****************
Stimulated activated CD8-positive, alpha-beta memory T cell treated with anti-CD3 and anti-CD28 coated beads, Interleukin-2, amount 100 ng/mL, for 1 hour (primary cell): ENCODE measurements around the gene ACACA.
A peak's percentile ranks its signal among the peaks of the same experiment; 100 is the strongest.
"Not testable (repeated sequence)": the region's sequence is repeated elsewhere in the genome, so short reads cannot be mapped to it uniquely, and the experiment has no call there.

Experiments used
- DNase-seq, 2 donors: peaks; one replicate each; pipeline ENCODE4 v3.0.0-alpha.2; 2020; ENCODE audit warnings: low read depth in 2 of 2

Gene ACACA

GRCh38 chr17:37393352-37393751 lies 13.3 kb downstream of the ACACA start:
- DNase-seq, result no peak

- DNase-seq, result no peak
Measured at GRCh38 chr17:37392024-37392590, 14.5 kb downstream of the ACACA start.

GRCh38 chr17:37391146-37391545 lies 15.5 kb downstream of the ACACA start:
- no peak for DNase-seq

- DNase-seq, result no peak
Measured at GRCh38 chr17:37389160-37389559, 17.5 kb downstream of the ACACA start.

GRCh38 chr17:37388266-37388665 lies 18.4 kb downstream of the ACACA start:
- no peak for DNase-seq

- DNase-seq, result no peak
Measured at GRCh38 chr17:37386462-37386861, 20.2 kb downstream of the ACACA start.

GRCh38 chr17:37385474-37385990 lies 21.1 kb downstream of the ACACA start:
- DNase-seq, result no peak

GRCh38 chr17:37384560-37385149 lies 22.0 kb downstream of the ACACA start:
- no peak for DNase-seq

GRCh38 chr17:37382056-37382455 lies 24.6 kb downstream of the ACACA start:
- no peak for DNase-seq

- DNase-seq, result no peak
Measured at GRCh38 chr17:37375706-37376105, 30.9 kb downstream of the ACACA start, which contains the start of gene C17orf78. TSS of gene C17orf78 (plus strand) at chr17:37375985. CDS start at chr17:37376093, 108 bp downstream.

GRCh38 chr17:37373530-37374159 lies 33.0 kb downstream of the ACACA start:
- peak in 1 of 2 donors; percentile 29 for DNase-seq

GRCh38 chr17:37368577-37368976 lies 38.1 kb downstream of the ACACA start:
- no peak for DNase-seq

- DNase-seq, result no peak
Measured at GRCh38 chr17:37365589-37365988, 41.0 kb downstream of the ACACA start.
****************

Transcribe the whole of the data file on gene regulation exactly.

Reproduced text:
Stimulated activated CD8-positive, alpha-beta memory T cell treated with anti-CD3 and anti-CD28 coated beads, Interleukin-2, amount 100 ng/mL, for 1 hour (primary cell): ENCODE measurements around the gene ACACA.
A peak's percentile ranks its signal among the peaks of the same experiment; 100 is the strongest.
"Not testable (repeated sequence)": the region's sequence is repeated elsewhere in the genome, so short reads cannot be mapped to it uniquely, and the experiment has no call there.

Experiments used
- DNase-seq, 2 donors: peaks; one replicate each; pipeline ENCODE4 v3.0.0-alpha.2; 2020; ENCODE audit warnings: low read depth in 2 of 2

Gene ACACA

GRCh38 chr17:37393352-37393751 lies 13.3 kb downstream of the ACACA start:
- DNase-seq, result no peak

- DNase-seq, result no peak
Measured at GRCh38 chr17:37392024-37392590, 14.5 kb downstream of the ACACA start.

GRCh38 chr17:37391146-37391545 lies 15.5 kb downstream of the ACACA start:
- no peak for DNase-seq

- DNase-seq, result no peak
Measured at GRCh38 chr17:37389160-37389559, 17.5 kb downstream of the ACACA start.

GRCh38 chr17:37388266-37388665 lies 18.4 kb downstream of the ACACA start:
- no peak for DNase-seq

- DNase-seq, result no peak
Measured at GRCh38 chr17:37386462-37386861, 20.2 kb downstream of the ACACA start.

GRCh38 chr17:37385474-37385990 lies 21.1 kb downstream of the ACACA start:
- DNase-seq, result no peak

GRCh38 chr17:37384560-37385149 lies 22.0 kb downstream of the ACACA start:
- no peak for DNase-seq

GRCh38 chr17:37382056-37382455 lies 24.6 kb downstream of the ACACA start:
- no peak for DNase-seq

- DNase-seq, result no peak
Measured at GRCh38 chr17:37375706-37376105, 30.9 kb downstream of the ACACA start, which contains the start of gene C17orf78. TSS of gene C17orf78 (plus strand) at chr17:37375985. CDS start at chr17:37376093, 108 bp downstream.

GRCh38 chr17:37373530-37374159 lies 33.0 kb downstream of the ACACA start:
- peak in 1 of 2 donors; percentile 29 for DNase-seq

GRCh38 chr17:37368577-37368976 lies 38.1 kb downstream of the ACACA start:
- no peak for DNase-seq

- DNase-seq, result no peak
Measured at GRCh38 chr17:37365589-37365988, 41.0 kb downstream of the ACACA start.